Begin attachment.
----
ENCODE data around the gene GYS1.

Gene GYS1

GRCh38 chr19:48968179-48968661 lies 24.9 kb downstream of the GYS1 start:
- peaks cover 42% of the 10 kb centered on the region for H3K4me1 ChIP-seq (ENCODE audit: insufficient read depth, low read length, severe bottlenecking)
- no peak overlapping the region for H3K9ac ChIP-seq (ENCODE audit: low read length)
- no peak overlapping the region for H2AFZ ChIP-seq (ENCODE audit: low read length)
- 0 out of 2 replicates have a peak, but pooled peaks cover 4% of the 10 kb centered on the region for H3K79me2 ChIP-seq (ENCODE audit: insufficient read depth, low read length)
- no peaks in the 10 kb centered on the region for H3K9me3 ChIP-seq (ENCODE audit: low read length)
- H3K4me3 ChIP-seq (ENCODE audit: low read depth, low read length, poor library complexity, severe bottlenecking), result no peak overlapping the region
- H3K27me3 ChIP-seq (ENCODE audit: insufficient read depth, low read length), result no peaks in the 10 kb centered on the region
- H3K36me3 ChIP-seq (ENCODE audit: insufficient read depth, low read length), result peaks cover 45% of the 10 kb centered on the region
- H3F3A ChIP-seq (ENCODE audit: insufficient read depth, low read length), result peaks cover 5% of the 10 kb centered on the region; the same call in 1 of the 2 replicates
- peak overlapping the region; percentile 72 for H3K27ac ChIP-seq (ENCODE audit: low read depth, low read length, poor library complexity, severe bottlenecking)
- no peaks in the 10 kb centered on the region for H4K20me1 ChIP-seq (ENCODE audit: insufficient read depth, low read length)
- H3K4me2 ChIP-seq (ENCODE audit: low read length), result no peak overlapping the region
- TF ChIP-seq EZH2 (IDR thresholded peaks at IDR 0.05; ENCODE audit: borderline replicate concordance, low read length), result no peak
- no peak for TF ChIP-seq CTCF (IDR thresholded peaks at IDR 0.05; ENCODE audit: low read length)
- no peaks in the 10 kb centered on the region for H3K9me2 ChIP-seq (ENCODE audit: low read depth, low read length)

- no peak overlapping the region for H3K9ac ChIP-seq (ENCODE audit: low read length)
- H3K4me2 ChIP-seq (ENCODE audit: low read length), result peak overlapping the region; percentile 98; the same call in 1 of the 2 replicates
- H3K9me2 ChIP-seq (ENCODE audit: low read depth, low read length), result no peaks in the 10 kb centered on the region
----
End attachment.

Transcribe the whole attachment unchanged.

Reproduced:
ENCODE data around the gene GYS1.

Gene GYS1

GRCh38 chr19:48968179-48968661 lies 24.9 kb downstream of the GYS1 start:
- peaks cover 42% of the 10 kb centered on the region for H3K4me1 ChIP-seq (ENCODE audit: insufficient read depth, low read length, severe bottlenecking)
- no peak overlapping the region for H3K9ac ChIP-seq (ENCODE audit: low read length)
- no peak overlapping the region for H2AFZ ChIP-seq (ENCODE audit: low read length)
- 0 out of 2 replicates have a peak, but pooled peaks cover 4% of the 10 kb centered on the region for H3K79me2 ChIP-seq (ENCODE audit: insufficient read depth, low read length)
- no peaks in the 10 kb centered on the region for H3K9me3 ChIP-seq (ENCODE audit: low read length)
- H3K4me3 ChIP-seq (ENCODE audit: low read depth, low read length, poor library complexity, severe bottlenecking), result no peak overlapping the region
- H3K27me3 ChIP-seq (ENCODE audit: insufficient read depth, low read length), result no peaks in the 10 kb centered on the region
- H3K36me3 ChIP-seq (ENCODE audit: insufficient read depth, low read length), result peaks cover 45% of the 10 kb centered on the region
- H3F3A ChIP-seq (ENCODE audit: insufficient read depth, low read length), result peaks cover 5% of the 10 kb centered on the region; the same call in 1 of the 2 replicates
- peak overlapping the region; percentile 72 for H3K27ac ChIP-seq (ENCODE audit: low read depth, low read length, poor library complexity, severe bottlenecking)
- no peaks in the 10 kb centered on the region for H4K20me1 ChIP-seq (ENCODE audit: insufficient read depth, low read length)
- H3K4me2 ChIP-seq (ENCODE audit: low read length), result no peak overlapping the region
- TF ChIP-seq EZH2 (IDR thresholded peaks at IDR 0.05; ENCODE audit: borderline replicate concordance, low read length), result no peak
- no peak for TF ChIP-seq CTCF (IDR thresholded peaks at IDR 0.05; ENCODE audit: low read length)
- no peaks in the 10 kb centered on the region for H3K9me2 ChIP-seq (ENCODE audit: low read depth, low read length)

- no peak overlapping the region for H3K9ac ChIP-seq (ENCODE audit: low read length)
- H3K4me2 ChIP-seq (ENCODE audit: low read length), result peak overlapping the region; percentile 98; the same call in 1 of the 2 replicates
- H3K9me2 ChIP-seq (ENCODE audit: low read depth, low read length), result no peaks in the 10 kb centered on the region